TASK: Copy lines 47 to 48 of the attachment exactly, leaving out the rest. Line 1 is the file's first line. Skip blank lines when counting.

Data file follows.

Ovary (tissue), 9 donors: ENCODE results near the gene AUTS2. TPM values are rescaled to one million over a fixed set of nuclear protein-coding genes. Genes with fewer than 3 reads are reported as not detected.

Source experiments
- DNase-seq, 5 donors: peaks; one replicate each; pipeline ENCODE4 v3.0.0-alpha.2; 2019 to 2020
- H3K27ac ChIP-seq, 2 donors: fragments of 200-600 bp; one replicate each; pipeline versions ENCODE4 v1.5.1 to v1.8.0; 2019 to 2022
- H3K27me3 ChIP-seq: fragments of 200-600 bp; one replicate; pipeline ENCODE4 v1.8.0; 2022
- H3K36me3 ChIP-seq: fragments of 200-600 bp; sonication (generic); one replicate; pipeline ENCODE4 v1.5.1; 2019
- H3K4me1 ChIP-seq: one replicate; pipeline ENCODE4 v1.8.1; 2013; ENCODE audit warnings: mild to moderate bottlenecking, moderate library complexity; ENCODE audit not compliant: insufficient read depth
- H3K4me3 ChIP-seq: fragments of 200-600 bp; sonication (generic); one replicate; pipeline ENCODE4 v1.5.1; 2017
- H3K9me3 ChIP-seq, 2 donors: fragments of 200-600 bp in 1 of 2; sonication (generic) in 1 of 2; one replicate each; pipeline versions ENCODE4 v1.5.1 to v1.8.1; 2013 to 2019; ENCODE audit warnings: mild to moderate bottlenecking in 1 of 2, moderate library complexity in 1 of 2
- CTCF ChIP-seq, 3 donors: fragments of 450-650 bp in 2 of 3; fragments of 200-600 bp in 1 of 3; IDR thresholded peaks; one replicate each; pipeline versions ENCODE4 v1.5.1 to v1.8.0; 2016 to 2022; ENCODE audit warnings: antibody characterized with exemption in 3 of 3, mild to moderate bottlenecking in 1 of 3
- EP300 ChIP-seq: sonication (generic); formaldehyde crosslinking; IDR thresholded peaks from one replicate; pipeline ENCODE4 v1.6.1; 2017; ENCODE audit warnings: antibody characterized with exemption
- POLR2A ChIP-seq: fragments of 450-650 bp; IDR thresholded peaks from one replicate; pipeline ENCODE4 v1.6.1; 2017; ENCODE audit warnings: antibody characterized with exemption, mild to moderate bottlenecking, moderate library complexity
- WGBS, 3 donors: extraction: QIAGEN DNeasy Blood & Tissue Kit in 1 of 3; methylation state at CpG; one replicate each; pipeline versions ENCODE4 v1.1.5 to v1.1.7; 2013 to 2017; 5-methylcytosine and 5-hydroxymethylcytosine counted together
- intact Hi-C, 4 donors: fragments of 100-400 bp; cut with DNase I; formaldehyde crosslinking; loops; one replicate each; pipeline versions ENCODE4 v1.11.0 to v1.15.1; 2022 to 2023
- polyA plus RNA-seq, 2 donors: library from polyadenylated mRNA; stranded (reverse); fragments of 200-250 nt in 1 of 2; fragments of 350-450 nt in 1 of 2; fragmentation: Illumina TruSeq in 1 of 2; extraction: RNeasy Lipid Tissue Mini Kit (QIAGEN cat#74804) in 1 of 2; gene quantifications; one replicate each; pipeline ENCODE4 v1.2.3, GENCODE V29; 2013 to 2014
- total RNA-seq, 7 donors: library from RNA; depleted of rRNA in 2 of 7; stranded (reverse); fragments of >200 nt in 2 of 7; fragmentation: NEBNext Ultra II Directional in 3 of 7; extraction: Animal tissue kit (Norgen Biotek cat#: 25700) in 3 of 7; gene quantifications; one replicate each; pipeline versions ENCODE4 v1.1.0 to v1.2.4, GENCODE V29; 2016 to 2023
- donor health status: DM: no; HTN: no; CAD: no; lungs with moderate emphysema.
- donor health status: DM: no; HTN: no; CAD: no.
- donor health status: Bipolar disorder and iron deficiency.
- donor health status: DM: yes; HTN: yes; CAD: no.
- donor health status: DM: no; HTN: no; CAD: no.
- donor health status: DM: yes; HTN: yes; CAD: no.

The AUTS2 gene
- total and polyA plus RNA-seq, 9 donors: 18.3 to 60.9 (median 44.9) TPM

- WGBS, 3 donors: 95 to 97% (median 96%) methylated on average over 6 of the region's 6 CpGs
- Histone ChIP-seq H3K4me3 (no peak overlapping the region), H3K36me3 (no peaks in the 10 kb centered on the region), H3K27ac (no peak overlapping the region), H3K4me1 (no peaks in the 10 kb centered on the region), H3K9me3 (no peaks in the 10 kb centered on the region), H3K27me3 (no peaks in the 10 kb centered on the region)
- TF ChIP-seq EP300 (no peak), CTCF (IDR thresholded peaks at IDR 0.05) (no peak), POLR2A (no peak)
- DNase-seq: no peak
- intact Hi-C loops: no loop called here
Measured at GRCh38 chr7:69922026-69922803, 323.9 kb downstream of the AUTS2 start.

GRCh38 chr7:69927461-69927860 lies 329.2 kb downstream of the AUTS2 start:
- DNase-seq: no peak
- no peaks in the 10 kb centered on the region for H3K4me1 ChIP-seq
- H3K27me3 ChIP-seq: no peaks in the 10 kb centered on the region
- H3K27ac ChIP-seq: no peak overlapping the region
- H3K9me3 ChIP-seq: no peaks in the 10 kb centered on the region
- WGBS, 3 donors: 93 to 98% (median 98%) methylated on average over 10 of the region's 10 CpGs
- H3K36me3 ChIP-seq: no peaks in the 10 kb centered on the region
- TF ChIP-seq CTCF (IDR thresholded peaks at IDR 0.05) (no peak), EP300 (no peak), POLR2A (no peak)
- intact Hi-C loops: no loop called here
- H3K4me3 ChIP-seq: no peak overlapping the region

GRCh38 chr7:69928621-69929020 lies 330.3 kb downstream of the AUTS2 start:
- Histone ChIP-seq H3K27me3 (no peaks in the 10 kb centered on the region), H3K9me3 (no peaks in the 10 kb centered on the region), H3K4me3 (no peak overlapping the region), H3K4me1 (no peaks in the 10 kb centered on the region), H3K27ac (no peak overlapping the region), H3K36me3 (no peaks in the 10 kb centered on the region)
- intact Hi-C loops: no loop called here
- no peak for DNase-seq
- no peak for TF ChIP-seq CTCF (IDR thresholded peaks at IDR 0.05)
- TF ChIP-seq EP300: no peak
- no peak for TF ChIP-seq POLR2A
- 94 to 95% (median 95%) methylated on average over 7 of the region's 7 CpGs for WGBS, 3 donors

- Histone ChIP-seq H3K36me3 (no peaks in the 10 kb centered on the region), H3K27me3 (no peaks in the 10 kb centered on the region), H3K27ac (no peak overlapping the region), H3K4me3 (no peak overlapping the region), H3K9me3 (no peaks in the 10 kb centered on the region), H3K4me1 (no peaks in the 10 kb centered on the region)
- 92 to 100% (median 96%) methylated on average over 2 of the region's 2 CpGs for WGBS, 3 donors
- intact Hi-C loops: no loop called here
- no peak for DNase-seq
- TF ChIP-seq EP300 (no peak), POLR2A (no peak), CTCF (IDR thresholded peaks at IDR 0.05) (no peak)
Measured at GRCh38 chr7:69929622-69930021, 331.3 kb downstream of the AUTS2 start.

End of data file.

- TF ChIP-seq EP300: no peak
- no peak for TF ChIP-seq POLR2A